“I definitely feel that writing historical fiction is a different challenge to writing contemporary fiction,” Nuala says. “When I research these people I fall in love with them deeply.”
“So I was terrified, taking on Emily Dickinson.”
Yet what she learned in trying to write that first historical novel stood her in good stead when she came to Miss Emily. The first time around, she says, she didn’t allow herself room for the fiction.
“The architecture of the story collapsed under the weight of all the facts,” Nuala says. “I learned that to introduce a fictional character, whom you have control over and can say whatever you want her to say, is a good thing as a writer.”
With Emily herself so well known, set in history and with a great deal of research and writing existing on her – her little cherry wood desk in an honored place at Harvard – Nuala turned to her fierce and charming fictional maid, Ada, to help pull the reader into Emily’s world.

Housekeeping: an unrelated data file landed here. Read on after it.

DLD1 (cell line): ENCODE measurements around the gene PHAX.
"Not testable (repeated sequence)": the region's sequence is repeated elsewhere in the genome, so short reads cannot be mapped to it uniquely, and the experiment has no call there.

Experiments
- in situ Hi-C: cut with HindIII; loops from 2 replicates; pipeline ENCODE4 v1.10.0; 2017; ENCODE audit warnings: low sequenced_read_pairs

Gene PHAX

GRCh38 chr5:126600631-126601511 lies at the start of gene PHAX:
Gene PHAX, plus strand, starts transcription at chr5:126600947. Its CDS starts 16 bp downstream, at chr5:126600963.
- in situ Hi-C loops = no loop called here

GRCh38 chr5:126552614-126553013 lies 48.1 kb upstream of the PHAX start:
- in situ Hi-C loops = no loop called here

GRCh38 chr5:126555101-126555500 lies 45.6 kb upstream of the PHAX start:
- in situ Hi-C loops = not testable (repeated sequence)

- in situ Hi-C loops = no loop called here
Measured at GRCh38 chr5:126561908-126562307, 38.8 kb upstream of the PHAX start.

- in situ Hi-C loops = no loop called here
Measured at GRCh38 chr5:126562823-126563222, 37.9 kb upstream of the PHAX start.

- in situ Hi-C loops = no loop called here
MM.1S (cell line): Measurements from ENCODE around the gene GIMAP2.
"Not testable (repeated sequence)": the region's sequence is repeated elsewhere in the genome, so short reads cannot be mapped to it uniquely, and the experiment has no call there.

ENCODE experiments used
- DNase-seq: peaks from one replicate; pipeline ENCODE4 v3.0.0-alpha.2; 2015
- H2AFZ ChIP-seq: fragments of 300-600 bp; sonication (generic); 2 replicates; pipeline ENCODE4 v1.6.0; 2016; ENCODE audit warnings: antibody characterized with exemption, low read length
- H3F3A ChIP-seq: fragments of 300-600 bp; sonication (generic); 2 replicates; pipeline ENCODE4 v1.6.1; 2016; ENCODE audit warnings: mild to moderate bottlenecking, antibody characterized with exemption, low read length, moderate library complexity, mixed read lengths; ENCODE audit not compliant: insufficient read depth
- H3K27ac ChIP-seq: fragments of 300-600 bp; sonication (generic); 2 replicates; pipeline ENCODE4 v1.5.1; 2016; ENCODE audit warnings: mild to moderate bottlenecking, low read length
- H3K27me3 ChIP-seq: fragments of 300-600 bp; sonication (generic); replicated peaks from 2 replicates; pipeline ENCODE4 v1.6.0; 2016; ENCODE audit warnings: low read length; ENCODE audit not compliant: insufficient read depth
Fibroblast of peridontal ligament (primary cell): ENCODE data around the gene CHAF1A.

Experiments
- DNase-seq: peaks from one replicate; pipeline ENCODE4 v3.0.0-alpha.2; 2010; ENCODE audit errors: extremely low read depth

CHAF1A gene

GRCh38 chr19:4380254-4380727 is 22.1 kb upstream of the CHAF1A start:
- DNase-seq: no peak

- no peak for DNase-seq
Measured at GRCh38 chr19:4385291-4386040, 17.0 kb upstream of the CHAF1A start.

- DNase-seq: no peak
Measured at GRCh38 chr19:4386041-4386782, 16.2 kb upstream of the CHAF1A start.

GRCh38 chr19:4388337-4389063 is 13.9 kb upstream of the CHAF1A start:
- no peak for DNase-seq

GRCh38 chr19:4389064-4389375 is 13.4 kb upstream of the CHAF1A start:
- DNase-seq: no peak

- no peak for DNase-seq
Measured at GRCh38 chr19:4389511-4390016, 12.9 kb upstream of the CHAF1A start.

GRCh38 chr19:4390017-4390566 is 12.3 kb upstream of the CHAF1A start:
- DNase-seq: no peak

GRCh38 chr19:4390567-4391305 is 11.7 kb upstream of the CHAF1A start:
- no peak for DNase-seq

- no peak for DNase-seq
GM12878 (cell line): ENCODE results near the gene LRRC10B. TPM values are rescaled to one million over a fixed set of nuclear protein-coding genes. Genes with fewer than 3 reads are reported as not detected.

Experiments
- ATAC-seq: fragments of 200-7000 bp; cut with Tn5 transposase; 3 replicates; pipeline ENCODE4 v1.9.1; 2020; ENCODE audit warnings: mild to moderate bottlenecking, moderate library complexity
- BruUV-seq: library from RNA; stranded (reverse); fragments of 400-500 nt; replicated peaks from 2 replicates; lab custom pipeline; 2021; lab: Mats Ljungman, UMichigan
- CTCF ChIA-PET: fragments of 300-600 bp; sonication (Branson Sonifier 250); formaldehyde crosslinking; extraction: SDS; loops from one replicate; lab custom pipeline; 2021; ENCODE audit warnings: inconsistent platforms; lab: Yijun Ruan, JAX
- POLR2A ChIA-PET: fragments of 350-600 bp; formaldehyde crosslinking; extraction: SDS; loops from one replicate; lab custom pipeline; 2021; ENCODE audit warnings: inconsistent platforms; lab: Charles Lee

“Ada is the active character,” Nuala says. “She gets to leave the house. Emily doesn’t really; she leaves it twice, I think, in the entire book. So Ada gets to go and explore Amherst and we get to go with her.”
From purple prose to plot
Fiction being fiction, Emily is also drawn into Ada’s world, and has to face some challenging and shocking events because of her friendship with her maid. The deft handling of the story is the more impressive when you learn that constructing a plot doesn’t come naturally to Nuala.
“I write the novel to tell a story to myself, and I don’t know what that story will be,” Nuala says. “I’ve very little interest in plot, as a novel writer or as a short story writer. So it’s something I have to think about a lot as I write. What is going to happen? And then what happens?”
“I have to stop just having fun writing the beautiful descriptions and start telling the story.”